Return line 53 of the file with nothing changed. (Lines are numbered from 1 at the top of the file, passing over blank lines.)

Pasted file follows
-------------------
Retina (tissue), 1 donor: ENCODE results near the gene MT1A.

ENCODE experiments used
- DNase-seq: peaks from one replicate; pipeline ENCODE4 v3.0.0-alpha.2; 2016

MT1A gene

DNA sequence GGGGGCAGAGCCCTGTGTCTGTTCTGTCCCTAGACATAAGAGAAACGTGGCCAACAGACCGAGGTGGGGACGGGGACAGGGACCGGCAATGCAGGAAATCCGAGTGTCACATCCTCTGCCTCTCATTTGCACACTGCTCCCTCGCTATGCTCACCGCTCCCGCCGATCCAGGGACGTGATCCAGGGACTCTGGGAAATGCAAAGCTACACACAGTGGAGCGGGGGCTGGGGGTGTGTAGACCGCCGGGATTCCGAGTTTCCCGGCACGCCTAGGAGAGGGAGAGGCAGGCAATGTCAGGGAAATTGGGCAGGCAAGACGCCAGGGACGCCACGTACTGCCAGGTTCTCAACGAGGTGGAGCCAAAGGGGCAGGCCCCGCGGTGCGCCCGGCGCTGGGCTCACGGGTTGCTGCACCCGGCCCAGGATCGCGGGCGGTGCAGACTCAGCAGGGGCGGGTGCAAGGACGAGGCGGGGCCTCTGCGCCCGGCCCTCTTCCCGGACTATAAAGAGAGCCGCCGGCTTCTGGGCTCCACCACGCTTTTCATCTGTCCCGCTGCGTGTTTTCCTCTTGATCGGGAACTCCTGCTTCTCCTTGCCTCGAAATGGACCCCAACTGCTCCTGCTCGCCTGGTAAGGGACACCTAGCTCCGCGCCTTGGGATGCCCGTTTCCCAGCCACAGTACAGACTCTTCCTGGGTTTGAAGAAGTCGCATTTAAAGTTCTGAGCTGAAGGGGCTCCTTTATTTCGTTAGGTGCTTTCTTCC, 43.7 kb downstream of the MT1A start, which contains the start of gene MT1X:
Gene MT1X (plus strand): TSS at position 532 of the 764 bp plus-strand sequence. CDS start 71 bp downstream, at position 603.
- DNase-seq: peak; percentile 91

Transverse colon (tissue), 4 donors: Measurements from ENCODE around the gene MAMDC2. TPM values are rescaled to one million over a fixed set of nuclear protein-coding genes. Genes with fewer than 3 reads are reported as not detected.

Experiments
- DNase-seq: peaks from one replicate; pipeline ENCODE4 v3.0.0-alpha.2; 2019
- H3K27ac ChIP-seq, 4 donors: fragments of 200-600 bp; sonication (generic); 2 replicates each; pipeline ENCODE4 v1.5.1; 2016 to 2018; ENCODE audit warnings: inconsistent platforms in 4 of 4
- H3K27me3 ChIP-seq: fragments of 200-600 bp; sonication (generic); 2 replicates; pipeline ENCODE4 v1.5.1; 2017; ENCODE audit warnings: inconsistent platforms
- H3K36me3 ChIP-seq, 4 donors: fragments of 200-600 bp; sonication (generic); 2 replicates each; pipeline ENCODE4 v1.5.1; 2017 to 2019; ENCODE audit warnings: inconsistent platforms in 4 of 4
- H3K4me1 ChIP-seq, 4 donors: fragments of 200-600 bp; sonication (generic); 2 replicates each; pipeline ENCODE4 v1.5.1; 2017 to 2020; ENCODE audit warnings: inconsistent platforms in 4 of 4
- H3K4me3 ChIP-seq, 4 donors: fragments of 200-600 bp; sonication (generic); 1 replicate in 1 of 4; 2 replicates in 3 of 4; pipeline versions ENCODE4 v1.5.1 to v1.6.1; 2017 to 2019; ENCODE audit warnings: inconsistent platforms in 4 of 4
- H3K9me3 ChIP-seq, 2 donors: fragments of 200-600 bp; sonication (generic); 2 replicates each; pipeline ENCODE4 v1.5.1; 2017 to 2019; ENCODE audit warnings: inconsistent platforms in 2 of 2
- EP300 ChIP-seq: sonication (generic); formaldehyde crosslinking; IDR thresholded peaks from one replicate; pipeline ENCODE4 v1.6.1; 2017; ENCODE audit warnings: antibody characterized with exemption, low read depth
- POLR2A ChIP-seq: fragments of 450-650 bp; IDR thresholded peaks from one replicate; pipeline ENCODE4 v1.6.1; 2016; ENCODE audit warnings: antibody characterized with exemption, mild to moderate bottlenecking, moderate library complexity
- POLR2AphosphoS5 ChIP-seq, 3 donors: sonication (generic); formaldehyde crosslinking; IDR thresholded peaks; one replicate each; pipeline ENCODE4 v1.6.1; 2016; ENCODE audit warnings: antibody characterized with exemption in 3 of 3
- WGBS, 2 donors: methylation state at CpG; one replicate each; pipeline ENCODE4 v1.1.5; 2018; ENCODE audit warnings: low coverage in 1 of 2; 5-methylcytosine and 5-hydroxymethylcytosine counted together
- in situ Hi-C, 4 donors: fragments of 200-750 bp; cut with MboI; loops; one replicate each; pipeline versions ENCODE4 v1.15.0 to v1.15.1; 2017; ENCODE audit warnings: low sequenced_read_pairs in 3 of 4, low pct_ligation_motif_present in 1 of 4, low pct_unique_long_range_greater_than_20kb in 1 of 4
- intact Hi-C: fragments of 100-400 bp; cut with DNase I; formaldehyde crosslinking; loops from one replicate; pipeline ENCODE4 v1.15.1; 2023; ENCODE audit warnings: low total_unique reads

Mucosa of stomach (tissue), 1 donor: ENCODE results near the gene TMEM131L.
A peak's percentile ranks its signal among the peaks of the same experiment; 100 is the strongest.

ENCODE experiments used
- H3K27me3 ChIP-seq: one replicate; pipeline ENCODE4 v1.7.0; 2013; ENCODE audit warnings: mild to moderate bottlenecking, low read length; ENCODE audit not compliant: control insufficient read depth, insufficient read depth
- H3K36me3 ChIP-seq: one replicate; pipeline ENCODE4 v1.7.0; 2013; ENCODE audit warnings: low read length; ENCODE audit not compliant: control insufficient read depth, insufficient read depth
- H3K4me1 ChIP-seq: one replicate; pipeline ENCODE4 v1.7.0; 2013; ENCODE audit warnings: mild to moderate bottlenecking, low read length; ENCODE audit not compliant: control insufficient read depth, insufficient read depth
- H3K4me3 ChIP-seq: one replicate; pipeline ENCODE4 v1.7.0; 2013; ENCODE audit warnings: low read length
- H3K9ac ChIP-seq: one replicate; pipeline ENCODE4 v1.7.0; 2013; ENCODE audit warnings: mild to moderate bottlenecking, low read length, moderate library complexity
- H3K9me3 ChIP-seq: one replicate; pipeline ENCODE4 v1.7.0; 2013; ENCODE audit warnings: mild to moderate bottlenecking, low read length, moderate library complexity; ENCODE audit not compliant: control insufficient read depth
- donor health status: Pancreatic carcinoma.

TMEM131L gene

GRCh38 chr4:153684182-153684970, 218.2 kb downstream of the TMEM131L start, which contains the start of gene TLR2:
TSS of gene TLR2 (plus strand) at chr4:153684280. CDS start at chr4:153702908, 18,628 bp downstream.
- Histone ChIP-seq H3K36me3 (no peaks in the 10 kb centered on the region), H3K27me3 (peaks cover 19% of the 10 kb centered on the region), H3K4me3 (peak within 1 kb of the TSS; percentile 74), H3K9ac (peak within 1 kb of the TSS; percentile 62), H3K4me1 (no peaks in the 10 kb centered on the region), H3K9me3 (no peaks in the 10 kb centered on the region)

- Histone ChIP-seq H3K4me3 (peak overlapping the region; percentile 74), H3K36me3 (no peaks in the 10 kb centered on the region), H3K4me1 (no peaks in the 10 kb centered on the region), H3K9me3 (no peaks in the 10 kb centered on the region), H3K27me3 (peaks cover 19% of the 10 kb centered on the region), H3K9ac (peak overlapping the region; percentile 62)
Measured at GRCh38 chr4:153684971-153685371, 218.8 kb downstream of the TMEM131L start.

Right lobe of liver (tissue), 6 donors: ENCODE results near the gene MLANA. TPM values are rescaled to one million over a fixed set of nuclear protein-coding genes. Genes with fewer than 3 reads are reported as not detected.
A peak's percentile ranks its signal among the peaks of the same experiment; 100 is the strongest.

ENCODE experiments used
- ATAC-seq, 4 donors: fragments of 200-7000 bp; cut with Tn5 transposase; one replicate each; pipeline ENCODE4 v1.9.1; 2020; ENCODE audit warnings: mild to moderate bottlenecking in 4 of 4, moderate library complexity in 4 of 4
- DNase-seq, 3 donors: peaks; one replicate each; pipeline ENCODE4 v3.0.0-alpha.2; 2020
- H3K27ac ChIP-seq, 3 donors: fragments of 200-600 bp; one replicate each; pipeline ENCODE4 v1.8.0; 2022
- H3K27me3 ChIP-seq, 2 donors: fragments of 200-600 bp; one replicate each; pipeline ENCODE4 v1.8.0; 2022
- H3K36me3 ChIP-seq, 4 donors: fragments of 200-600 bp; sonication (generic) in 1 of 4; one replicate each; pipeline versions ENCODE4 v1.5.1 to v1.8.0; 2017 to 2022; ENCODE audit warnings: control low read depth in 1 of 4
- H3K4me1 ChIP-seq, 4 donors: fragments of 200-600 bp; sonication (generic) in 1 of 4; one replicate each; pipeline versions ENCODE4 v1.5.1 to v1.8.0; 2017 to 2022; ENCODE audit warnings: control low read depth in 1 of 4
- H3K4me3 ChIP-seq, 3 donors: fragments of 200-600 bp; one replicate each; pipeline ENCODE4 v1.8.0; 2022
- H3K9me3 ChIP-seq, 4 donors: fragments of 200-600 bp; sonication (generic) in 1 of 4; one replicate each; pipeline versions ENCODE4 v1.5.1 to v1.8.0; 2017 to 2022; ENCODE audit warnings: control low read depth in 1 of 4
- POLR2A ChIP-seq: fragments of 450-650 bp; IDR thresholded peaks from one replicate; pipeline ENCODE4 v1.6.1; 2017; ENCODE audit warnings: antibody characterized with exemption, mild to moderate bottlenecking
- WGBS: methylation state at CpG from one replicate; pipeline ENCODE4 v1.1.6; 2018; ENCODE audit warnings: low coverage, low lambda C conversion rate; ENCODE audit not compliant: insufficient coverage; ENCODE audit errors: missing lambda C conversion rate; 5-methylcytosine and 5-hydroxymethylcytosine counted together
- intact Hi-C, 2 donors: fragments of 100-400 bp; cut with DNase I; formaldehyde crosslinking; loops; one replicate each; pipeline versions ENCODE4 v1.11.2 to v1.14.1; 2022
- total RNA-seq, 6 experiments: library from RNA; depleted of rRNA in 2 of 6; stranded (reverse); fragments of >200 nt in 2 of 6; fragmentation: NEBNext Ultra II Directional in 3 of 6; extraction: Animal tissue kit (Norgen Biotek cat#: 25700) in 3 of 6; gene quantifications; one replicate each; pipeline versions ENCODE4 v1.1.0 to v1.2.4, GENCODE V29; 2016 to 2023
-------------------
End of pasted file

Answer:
- total RNA-seq, 6 experiments: library from RNA; depleted of rRNA in 2 of 6; stranded (reverse); fragments of >200 nt in 2 of 6; fragmentation: NEBNext Ultra II Directional in 3 of 6; extraction: Animal tissue kit (Norgen Biotek cat#: 25700) in 3 of 6; gene quantifications; one replicate each; pipeline versions ENCODE4 v1.1.0 to v1.2.4, GENCODE V29; 2016 to 2023